Sherlock Holmes—The Final Problem
“Sherlock Holmes—The Final Problem in the hands of Hannes Binder is a must for any collection of Baker Street investigations, opening new awareness of the impact of this classic in its time . . .”
Ignore the any “young readers” alert where this book is promoted or displayed for sale: Hannes Binder’s graphic novel version of Arthur Conan Doyle’s Sherlock Holmes tale, The Final Problem, is a masterpiece of dark significance and foreboding. To a Holmes fan or collector, each page offers an art-embedded insight into a story that once shook thousands of readers, as Doyle attempted to escape the burden of writing more about the noted detective.
The 1893 story called “The Adventure of the Final Problem” began with an abrupt appearance by Holmes at the private consulting room of his ally, Dr. Watson. Binder’s graphic version begins at the same point. Then, however, an adventure opens in compressing the retelling of this tale into a slender “picturebook” format. This will be most appreciated by readers already familiar with Doyle’s original and with the impact of the story in 1893 (and through the next century). The intense and detailed illustrations—which vary from full-page, to two-page spreads, to boxed sequences like an old comic—convey at times even more than the original text.
For example, a haunting triptych offers the smoke curling from (probably) Holmes’s cigarette, rounded contours of a brain’s “white matter,” and an ominous arachnid gripping a globe that echoes the mind of the arch criminal—or does it belong to Holmes himself? A glaring embedded eye later views Watson’s tortuous maneuvers to escape Moriarty. Mountainous landscapes, fierce skies, and storm-torn waters deepen the degree of threat and terror.
Binder, a seasoned creator in this form, is noted for his scratchboard illustrations. Here, in haunting detail, they are printed in a deep blue that exerts more impact than a black-and-white might have. Glaring faces and ominous oncoming weather nestle among views of rocks and rivers. The smallness of Holmes and Watson, compared to the enormity of Moriarty’s evil and related network, emerge in ways beyond the wording of the original text, yet without distorting it in any way. So when the pair of sleuths approaches the Reichenbach Falls, you can see both their attempt to be casual and their vulnerability. The inevitable closing of the story, conveyed with a bold series of waterfalls and desperation, is suddenly tremendously moving—as the story must have affected its first-time readers more than a century ago.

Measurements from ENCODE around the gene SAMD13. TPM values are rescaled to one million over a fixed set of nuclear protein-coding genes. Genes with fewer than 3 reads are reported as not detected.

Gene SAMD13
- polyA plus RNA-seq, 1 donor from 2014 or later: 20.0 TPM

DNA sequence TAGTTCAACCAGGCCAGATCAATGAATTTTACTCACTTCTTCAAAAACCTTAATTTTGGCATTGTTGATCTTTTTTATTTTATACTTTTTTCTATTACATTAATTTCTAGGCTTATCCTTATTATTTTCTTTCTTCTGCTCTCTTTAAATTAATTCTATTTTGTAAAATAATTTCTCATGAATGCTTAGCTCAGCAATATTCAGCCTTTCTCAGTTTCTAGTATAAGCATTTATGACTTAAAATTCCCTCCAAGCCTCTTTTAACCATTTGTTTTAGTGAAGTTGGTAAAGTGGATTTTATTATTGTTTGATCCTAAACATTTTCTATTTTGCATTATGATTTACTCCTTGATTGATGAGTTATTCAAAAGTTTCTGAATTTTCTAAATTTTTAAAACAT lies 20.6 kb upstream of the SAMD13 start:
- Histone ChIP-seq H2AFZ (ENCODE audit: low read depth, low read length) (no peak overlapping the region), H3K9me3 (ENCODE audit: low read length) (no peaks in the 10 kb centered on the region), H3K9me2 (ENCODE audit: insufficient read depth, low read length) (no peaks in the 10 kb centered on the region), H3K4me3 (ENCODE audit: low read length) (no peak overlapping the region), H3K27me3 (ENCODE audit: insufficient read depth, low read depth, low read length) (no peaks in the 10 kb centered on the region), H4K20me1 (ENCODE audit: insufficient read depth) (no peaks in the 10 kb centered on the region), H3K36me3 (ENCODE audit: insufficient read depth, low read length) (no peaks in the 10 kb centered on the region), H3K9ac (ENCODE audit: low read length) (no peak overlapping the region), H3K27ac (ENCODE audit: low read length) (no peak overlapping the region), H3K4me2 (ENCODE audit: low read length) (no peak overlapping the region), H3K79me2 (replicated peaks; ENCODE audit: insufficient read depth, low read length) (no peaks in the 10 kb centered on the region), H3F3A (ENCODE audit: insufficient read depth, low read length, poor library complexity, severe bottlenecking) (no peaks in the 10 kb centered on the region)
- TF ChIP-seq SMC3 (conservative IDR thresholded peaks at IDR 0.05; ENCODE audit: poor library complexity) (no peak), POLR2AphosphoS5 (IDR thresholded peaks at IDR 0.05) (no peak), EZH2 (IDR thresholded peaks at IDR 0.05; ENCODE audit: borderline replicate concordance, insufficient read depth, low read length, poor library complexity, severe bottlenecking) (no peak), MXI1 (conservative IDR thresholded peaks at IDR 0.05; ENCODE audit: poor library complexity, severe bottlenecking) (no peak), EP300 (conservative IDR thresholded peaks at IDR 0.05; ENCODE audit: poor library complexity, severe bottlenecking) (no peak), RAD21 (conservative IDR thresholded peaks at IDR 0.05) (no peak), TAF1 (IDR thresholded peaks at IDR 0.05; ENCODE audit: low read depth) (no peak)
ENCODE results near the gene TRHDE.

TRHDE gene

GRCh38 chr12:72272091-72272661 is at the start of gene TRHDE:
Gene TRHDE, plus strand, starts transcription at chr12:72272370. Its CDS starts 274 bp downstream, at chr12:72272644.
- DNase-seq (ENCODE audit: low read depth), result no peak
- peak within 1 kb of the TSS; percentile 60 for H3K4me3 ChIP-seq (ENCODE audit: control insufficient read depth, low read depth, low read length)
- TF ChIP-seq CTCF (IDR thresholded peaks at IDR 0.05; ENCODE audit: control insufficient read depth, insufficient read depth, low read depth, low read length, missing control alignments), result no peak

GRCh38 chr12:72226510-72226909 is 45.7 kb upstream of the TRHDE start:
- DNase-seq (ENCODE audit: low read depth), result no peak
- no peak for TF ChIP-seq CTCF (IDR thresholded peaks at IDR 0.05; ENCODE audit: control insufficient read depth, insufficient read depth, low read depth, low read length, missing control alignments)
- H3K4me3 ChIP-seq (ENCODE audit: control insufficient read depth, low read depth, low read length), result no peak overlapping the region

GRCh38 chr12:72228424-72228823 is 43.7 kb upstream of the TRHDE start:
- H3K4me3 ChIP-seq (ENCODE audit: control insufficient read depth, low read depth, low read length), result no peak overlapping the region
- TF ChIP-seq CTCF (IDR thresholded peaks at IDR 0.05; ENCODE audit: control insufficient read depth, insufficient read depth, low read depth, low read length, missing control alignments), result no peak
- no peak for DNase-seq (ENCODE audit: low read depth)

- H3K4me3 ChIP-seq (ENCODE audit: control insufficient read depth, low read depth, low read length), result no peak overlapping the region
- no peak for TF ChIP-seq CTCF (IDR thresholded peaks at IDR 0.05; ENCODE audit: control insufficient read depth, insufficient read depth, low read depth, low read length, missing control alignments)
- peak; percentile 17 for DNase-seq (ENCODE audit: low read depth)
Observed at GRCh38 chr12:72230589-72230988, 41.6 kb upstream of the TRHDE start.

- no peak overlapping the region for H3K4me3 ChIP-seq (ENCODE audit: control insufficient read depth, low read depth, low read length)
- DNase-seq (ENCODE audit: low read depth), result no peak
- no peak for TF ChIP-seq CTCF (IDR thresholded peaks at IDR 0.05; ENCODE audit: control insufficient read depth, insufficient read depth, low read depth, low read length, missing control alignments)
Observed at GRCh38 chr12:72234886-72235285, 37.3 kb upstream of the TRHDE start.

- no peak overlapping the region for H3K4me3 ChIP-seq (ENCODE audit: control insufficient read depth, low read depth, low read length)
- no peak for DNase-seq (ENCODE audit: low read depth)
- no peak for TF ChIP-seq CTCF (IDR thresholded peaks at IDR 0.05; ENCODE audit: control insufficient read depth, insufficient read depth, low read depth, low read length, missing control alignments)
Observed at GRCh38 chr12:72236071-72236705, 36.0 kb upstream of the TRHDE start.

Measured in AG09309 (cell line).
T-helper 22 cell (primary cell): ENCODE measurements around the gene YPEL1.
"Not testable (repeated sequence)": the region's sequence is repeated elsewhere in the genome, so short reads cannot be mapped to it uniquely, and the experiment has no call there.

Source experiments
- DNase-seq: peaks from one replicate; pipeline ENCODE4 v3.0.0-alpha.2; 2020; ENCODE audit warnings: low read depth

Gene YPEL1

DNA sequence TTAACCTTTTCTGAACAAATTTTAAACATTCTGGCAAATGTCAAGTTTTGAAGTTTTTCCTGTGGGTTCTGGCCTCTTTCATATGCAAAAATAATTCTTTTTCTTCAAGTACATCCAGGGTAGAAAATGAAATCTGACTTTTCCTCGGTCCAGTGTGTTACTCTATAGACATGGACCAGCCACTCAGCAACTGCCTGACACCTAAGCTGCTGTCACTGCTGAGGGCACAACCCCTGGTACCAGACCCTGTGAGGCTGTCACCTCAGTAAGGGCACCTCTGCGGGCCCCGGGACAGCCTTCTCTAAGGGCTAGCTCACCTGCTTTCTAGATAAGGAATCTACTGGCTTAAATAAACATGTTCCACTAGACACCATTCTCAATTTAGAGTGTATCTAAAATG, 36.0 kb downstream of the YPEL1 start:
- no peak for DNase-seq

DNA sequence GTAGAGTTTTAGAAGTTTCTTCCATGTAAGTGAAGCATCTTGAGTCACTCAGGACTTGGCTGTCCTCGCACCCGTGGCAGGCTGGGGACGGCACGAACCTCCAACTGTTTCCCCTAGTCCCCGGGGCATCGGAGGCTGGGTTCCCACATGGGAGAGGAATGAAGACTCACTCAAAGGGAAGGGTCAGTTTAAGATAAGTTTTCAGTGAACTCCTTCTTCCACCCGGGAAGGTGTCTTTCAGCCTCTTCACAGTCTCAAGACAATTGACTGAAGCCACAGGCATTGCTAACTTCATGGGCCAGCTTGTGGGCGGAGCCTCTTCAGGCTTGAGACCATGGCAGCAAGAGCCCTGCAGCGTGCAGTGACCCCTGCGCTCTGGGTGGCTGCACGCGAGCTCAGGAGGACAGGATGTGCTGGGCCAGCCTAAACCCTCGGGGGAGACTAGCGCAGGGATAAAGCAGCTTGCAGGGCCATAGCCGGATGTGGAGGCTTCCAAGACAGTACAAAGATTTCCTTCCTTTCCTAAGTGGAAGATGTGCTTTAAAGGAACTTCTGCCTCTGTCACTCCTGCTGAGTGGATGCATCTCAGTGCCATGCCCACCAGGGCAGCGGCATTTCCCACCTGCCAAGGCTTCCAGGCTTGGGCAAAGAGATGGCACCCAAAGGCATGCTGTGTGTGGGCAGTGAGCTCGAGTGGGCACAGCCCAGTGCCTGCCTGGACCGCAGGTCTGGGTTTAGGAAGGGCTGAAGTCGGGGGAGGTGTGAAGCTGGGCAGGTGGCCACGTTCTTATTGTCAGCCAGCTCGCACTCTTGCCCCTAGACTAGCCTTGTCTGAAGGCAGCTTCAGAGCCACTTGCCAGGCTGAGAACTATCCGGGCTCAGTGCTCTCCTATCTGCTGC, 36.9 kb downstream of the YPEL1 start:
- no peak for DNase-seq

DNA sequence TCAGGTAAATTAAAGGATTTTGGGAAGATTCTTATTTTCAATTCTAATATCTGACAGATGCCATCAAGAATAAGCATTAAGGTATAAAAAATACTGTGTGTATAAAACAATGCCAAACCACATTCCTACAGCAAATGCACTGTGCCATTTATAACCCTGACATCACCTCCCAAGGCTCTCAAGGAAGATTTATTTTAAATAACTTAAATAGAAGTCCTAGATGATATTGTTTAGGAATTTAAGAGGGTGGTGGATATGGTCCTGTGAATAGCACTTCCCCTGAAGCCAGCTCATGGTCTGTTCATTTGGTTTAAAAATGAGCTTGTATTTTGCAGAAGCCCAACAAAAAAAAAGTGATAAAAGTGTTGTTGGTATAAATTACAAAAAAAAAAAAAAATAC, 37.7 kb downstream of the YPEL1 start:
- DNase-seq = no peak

Sherlock Holmes—The Final Problem in the hands of Hannes Binder is a must for any collection of Baker Street investigations, opening new awareness of the impact of this classic in its time, and even today, as new forces of evil confront humanity. If we could illustrate the chaos and threat of our times as Binder has done here, and present it to each available reader, perhaps it could act as a deterrent to the end of the world as we know it
At last, it is Watson’s words that echo with the well-paced return of the drawings to urbane England: “Two years have passed, but I still feel the gap that Holmes’s death has left in my soul.” Most readers will know that, under pressure from readers, Arthur Conan Doyle found himself forced to pick up the narrative of Sherlock Holmes once again. But this graphic version conveys the agony of the years “in between,” and offers a new impact to what could never be reduced to a mere series of detective fiction.